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SWE President Discusses Closing the STEM Gap on Capitol Hill

Learn about this briefing at the Women’s Congressional Policy Institute on the challenges and solutions to increasing diversity in the STEM workforce.
Closing the STEM Gap - Speakers

On Feb. 15, SWE President Alexis McKittrick, Ph.D., joined Camille Chang Gilmore, vice president of human resources and global chief diversity, equity, and inclusion office at Boston Scientific, and Marlin Martes, senior technical business developer for Amazon Web Services, at the Women’s Congressional Policy Institute for a STEM briefing on the persistent challenges in increasing diversity in the STEM workforce.

The briefing took place in the United States House of Representatives and was hosted by the Women’s Congressional Policy Institute (WCPI), a nonprofit and nonpartisan public policy organization that seeks to bring together women policymakers to advance issues of importance to women and serves to support the Congressional Women’s Caucus. Congresswoman and Bipartisan Women’s Caucus (BWC) Vice–Chair Rep. Monica De La Cruz (R-TX), attended the briefing and applauded ongoing efforts in advocating on behalf of women in STEM.

The day’s briefing began with opening remarks from Cindy Hall, president of WCPI, who also moderated the discussion. Her remarks were followed by a powerful statement from Camille Chang Gilmore about the need to close the STEM gap. She emphasized the need for awareness of women in STEM, inclusive communities of support and role models to demonstrate the available paths, education and outreach to kids about STEM.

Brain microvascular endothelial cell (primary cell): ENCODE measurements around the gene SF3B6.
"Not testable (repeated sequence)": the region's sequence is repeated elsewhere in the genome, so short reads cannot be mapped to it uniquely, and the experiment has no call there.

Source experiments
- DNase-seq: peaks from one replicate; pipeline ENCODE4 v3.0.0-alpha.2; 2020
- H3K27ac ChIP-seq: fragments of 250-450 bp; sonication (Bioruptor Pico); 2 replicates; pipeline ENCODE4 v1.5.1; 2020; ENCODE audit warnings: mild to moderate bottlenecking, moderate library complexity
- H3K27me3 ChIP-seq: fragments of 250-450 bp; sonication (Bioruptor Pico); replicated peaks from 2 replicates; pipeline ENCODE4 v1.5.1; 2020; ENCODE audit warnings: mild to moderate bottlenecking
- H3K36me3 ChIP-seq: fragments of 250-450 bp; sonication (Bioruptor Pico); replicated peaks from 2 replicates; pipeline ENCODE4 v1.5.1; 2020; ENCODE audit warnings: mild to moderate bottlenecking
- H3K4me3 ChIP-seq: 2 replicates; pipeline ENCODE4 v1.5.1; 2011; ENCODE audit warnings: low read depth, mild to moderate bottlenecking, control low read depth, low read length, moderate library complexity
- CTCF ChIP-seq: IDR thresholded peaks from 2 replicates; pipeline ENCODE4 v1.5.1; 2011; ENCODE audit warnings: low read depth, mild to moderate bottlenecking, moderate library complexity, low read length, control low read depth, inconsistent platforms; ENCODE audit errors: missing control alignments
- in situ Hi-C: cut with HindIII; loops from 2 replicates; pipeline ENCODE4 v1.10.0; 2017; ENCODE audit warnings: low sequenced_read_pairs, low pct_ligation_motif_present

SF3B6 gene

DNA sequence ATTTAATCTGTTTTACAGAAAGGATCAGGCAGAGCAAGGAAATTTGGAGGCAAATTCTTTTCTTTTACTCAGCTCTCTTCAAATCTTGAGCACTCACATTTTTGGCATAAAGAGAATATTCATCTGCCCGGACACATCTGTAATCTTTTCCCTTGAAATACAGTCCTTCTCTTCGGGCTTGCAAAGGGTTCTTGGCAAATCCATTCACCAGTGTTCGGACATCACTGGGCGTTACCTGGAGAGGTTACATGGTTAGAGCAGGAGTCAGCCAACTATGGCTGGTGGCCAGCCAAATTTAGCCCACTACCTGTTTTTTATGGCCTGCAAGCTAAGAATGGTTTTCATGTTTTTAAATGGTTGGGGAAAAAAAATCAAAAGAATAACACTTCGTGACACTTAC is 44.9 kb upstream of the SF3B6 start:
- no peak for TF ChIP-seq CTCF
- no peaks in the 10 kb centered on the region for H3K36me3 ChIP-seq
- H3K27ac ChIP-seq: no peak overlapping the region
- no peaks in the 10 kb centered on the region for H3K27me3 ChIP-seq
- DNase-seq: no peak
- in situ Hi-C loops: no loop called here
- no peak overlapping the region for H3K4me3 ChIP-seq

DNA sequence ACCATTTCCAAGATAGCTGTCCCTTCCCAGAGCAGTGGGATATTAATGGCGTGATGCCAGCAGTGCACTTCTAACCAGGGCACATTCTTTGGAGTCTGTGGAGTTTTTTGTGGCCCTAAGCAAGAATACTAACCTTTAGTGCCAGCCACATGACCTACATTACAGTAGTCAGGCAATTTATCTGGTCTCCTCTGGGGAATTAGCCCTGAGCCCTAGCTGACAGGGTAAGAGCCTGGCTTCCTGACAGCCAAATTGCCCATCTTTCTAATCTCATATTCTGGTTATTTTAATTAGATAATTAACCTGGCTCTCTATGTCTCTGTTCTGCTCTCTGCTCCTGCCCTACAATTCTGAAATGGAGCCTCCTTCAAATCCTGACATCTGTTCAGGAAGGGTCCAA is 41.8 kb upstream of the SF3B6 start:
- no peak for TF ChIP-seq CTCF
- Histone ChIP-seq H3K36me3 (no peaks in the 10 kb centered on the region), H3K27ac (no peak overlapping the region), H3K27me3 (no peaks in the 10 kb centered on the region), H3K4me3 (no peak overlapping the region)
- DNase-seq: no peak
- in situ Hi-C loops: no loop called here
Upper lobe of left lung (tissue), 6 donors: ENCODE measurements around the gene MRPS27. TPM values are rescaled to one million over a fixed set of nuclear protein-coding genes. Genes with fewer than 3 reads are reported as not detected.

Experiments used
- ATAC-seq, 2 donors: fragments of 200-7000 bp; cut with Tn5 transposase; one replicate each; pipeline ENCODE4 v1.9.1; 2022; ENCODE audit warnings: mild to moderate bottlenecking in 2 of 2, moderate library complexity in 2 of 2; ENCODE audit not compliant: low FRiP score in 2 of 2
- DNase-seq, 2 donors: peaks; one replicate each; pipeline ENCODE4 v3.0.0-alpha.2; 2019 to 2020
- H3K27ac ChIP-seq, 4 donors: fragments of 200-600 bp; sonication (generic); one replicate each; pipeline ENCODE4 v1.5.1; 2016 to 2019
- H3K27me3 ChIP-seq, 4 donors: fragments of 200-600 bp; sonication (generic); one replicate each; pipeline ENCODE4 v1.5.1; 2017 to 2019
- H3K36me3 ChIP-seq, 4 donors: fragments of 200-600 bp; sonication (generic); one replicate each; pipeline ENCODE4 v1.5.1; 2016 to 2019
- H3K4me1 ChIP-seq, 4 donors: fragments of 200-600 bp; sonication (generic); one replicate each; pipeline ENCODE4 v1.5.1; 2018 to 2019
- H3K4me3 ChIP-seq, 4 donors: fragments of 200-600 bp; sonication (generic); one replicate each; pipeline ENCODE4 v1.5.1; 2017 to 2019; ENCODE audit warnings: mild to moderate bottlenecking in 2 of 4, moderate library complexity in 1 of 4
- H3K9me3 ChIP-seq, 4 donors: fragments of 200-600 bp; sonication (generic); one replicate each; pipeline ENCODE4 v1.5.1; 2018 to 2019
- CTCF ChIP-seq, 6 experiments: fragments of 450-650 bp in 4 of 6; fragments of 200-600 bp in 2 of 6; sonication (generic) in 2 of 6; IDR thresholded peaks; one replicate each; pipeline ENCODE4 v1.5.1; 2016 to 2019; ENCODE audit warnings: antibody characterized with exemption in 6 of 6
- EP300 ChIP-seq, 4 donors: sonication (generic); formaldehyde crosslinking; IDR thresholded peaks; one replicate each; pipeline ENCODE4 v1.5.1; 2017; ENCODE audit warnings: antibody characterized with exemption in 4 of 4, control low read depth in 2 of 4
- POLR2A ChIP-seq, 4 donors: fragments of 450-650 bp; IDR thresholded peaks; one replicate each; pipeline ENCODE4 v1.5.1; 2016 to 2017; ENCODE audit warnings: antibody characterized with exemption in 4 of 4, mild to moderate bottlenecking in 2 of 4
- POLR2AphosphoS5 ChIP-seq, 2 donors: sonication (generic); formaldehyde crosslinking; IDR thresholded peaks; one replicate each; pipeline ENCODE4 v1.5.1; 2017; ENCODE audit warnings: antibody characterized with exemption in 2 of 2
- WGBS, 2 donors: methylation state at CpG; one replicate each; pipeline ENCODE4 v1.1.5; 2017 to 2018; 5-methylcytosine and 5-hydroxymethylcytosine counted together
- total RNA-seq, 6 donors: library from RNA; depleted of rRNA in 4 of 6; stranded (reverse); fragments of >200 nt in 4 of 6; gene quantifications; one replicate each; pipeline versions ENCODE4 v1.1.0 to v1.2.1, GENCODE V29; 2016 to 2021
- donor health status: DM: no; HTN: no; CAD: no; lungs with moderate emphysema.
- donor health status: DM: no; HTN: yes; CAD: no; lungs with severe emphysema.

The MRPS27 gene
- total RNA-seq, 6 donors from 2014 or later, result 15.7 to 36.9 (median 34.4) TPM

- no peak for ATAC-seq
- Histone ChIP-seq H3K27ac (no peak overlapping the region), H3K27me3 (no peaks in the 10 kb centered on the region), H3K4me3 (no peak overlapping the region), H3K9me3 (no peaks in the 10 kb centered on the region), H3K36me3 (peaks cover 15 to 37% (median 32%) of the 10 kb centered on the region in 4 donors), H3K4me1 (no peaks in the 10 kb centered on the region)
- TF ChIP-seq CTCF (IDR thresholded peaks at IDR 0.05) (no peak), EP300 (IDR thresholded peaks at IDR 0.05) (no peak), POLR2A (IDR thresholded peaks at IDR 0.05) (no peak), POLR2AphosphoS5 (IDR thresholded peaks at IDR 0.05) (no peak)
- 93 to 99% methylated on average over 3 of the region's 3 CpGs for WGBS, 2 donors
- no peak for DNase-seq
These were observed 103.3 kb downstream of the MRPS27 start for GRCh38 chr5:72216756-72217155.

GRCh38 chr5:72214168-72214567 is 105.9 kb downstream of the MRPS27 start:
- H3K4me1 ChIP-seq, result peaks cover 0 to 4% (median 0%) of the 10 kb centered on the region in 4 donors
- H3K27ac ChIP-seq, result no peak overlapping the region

Marlin Martes followed and talked about her experience as the daughter of an immigrant and how that shaped her own achievements. She spoke about the benefits she enjoyed by having mentors and support networks that understood her challenges.

SWE President Discusses Closing the STEM Gap on Capitol Hill
Photo from the Feb. 15 STEM briefing which featured SWE President Alexis McKittrick

Lastly, SWE’s own Alexis McKittrick analyzed the state of the STEM gap. Only 13% of engineers in the workforce are women. Women of color account for less than 8% of engineering workers. These professional barriers also result in a median pay gap in annual earnings, with women’s earnings being 74% of that of men. Furthermore, research shows that women leave technical jobs in STEM mid-career at a rate of 51% compared to the men’s rate of 29%. With the issue clearly defined, Alexis pivoted to SWE’s ongoing efforts.

Alexis highlighted SWENext, a program for young girls in STEM meant to generate interest in STEM early. She discussed her own experiences with SWE affinity groups and how they allowed her to find her voice and community in the engineering field. She also mentioned SWE’s efforts in alleviating education’s financial burden, awarding over 330 scholarships totaling $1.5 million for women in engineering in the 2023-2024 academic year.

Alexis ended her own talk with several calls to action for Congress. These included congressional support of mid-career returnships to help reduce the number of women leaving STEM at the mid-career point via enactment of the STEM Restart Act, adequate investments in STEM education to facilitate exposure to the subjects for all K-12 students, and further investments in historically Black colleges and universities (HBCUs), Hispanic-serving institutions (HSIs), and tribal colleges to enhance STEM pathways for underrepresented minorities.

This sentiment was echoed by Rep. Mariannette Miller-Meeks (R-IA), who attended the briefing and spoke on her own experience in medical school and the federal government’s many opportunities to improve STEM education.

Alexis stated clearly that only through the concerted efforts of all, including SWE, allied organizations and policymakers, can we create more pathways for women in engineering.

A recording of the briefing is available here:


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